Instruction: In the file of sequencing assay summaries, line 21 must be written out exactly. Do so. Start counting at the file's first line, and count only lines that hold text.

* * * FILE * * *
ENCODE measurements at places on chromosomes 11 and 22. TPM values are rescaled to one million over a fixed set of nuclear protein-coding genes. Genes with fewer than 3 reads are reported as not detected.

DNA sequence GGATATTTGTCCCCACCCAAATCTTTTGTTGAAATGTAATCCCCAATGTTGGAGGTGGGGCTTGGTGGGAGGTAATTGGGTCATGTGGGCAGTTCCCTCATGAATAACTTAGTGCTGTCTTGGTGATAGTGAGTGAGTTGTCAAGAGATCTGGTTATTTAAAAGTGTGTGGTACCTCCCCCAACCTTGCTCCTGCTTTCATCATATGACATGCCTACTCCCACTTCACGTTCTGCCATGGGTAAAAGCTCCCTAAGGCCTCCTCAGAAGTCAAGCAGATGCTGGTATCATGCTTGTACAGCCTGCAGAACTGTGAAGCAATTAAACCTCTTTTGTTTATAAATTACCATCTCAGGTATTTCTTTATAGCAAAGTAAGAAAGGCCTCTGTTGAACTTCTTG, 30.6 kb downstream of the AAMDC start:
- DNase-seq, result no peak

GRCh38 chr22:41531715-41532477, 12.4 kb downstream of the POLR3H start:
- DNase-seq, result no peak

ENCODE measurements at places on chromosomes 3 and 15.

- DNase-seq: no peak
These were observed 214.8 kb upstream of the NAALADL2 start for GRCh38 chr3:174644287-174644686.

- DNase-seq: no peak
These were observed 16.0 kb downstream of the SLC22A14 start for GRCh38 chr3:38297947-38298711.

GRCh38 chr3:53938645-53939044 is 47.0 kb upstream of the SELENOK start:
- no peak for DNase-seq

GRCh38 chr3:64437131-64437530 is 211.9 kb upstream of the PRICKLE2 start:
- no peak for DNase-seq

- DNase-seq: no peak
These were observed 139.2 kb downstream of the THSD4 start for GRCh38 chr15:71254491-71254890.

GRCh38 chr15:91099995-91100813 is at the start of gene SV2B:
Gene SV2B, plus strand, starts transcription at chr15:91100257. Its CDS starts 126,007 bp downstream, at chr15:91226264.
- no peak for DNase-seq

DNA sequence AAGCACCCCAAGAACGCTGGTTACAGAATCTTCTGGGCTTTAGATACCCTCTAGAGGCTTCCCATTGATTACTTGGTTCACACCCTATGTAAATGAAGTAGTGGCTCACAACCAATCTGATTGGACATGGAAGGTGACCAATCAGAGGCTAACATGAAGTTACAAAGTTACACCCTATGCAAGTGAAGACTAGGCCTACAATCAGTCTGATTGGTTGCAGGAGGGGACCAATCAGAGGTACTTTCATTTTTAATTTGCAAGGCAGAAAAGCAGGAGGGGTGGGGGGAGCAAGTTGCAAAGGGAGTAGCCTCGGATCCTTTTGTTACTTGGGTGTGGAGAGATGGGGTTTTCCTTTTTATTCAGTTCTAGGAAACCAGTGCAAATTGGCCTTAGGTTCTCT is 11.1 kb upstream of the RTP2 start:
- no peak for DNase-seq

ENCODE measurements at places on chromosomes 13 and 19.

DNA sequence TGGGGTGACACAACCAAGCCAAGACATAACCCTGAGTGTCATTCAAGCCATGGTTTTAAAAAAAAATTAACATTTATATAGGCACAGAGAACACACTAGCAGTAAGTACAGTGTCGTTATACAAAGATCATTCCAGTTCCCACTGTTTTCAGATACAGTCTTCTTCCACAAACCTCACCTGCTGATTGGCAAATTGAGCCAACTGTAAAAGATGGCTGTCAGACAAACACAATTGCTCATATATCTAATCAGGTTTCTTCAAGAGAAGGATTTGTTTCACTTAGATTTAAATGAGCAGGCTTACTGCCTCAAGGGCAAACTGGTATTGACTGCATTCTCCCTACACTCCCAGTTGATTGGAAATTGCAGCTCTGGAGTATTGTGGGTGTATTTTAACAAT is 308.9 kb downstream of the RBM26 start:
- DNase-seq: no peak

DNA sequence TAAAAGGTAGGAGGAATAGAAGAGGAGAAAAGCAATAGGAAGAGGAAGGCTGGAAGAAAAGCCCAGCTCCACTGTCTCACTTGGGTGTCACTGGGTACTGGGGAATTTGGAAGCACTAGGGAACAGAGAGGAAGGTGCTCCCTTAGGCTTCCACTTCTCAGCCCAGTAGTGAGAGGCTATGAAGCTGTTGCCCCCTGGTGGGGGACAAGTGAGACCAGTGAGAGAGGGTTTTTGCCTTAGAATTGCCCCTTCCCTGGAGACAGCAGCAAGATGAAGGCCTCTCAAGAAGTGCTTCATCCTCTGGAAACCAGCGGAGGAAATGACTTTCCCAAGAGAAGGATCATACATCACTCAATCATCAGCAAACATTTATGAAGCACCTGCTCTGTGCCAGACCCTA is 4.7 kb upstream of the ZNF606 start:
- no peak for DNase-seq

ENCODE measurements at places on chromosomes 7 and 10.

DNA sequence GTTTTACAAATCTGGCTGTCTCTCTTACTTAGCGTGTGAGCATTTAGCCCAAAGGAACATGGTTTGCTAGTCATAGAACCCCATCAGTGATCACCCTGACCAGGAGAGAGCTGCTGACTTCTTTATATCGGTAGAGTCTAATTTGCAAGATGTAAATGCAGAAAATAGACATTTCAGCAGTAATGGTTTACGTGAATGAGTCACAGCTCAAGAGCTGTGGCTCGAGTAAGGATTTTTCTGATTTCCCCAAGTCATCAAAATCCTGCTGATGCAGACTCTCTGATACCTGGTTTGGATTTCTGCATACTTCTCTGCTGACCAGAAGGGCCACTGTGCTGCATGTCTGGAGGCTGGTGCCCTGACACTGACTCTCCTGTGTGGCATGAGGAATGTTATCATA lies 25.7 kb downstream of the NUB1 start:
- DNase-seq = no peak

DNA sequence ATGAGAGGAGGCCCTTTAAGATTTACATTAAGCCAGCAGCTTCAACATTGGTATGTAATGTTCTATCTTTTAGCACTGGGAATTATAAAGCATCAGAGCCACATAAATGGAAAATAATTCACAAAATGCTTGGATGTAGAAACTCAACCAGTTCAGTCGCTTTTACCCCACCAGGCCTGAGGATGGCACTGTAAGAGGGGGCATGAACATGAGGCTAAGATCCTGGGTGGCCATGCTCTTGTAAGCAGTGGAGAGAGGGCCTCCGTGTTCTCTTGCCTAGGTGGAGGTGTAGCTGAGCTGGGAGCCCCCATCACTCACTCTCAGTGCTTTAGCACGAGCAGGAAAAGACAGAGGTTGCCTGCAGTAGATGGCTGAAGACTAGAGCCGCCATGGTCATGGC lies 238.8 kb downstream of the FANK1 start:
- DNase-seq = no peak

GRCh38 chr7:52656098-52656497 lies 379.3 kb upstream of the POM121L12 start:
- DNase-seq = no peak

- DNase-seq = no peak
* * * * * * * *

- no peak for DNase-seq